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A business does not need to be a Fortune 500 company to be able to offer childcare solutions that will help them recruit and retain employees that have been dropping out of the workforce in record numbers because of the struggle to find affordable care for young children.

That was the message delivered loud and clear by business leaders, childcare providers, children’s advocacy groups and state officials Thursday during NJBIA’s online seminar, “Moving Beyond the Pandemic: Business’ Role in Childcare.”

“Childcare is necessary to maintain and attract a stable workforce, especially now with hiring so difficult for many of your businesses,” said Cynthia Rice, senior policy analyst at Advocates for Children of New Jersey (ACNJ). However, employer-subsidized childcare is not the only solution. Businesses of all sizes can also help by connecting employees to childcare resources or by partnering with local childcare providers to secure tuition discounts, she said.

“Do not throw up your hands and say, I’m not Merck, or I’m not J&J, or I’m not Sanofi,” Rice said, referring to the expansive employee childcare benefits these large businesses provide. “You can do something to support your employees in a different way.”

New Jersey’s childcare resource and referral (CCR&R) agencies, for example, operate in all 21 counties with trained staff to connect parents and the public to childcare centers or home-based childcare providers and help arrange financial assistance for eligible families. CCR&Rs also work with corporations on outreach activities.

“I want to make sure that the business community understands we are available to all families, not just low-income families,” said Beverly Lynn, CEO of Programs for Parents, the largest of New Jersey’s CCR&Rs. Programs for Parents provides professional development services to 1,200 Essex County childcare providers and financial assistance for the care of 18,000 children.

Census data shows New Jersey’s workforce has been shrinking and a 2020 poll by Fairleigh Dickinson University found that 1 in 10 New Jersey families with children under the age of 3 have had to quit their jobs because of childcare issues. Smaller employers who cannot afford to subsidize childcare can still help by connecting their employees to CCR&Rs that can help.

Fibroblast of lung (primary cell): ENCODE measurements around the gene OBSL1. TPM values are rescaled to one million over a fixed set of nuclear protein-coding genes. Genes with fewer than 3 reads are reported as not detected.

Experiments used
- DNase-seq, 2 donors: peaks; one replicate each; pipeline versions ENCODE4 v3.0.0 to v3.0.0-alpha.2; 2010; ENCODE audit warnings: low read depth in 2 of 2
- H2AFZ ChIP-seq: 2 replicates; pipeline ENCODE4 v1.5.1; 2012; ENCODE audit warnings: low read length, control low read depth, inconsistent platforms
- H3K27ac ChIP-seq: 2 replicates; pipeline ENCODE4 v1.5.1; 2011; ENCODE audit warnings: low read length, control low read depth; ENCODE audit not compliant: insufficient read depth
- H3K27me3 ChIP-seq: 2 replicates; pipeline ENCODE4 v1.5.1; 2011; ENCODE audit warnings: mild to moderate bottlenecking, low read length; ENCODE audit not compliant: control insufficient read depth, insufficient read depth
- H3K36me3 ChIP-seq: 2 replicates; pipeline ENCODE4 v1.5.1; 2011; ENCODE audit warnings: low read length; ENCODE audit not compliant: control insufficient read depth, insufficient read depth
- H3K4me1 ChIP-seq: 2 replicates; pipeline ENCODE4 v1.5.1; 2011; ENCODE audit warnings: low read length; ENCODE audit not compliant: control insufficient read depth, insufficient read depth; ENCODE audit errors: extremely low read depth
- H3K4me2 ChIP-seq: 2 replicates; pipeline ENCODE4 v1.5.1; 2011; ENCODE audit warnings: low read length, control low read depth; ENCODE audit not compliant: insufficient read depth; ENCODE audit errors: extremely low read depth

“Looking for childcare has been an extra challenge lately,” Lynn said and that has led to workforce shortages. “We don’t want you calling 15 childcare programs. We’re here to make the calls for you and we call that a comprehensive childcare referral.”

Lynn urged companies to “think outside the box” when it comes to supporting the childcare services that employees need. “I want to encourage you to reach out to your CCR&R, maybe there is a family childcare provider in your community that can serve your staff, or perhaps you can develop a relationship with them to pay a portion of those fees.”

Winifred Smith-Jenkins, senior director of three family-owned and operated childcare centers in northern New Jersey, said companies can also do other things to support and stabilize the childcare businesses operating on razor-thin profit margins. Businesses can contract with a local provider to offer services during company outings or reserve empty slots at a center that the business’ employees can use in an emergency.

Businesses can also partner with childcare centers in their communities to donate gently used equipment or publicize the fundraisers that childcare facilities are running via in-house company communications or on social media, Smith-Jenkins said

Senate Majority Leader M. Teresa Ruiz spoke about her comprehensive nine-bill legislative package, supported by NJBIA, that would help meet the needs of parents, childcare providers, and employers. Highlights of this package of bills proposed for introduction include:

  • S-2479: Tax incentives for employers who provide childcare in their facilities, reimburse their employees for childcare expenses, or contract with private providers so that employees can enroll their children in those programs.
  • S-2478: Extend for three years the enrollment-based subsidy payment model now set to expire on June 30. This means childcare providers will continue to be paid based on the number of enrolled children who receive state assistance in their program, rather than by tracking attendance.
  • S-2477 Require new preschool programs or seat expansions to use private providers for at least 50% of their preschool slots. The bill is needed because when school districts use all their state funding to start UPK programs for 3- and 4-year-olds in public schools, it causes private schools to lose a major portion of their business that is essential for their financial solvency. The closing of private facilities impacts the availability of childcare for children of all ages, not just 3- and 4-year-olds.